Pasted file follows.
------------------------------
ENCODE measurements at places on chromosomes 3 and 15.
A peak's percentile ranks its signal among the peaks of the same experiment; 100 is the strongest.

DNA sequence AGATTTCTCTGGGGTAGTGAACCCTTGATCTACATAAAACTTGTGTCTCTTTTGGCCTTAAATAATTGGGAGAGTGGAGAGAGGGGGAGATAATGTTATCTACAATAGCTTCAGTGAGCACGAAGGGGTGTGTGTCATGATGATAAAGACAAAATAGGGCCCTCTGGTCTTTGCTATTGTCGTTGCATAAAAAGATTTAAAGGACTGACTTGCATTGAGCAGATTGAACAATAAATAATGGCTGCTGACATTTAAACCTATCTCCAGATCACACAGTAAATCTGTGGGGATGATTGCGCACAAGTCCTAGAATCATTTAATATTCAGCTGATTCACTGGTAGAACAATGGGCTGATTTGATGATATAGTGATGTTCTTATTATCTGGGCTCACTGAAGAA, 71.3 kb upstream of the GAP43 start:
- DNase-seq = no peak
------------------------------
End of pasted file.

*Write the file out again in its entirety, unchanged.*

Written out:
ENCODE measurements at places on chromosomes 3 and 15.
A peak's percentile ranks its signal among the peaks of the same experiment; 100 is the strongest.

DNA sequence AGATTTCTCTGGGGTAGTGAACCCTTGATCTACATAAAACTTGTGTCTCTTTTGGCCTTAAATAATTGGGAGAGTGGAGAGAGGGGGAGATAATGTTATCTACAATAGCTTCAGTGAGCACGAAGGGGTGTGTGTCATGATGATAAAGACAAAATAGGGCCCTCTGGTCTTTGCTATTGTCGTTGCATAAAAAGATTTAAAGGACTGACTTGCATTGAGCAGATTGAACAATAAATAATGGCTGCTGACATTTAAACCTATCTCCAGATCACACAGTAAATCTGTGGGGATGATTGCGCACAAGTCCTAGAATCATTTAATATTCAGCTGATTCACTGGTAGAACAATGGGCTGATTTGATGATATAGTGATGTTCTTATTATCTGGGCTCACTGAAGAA, 71.3 kb upstream of the GAP43 start:
- DNase-seq = no peak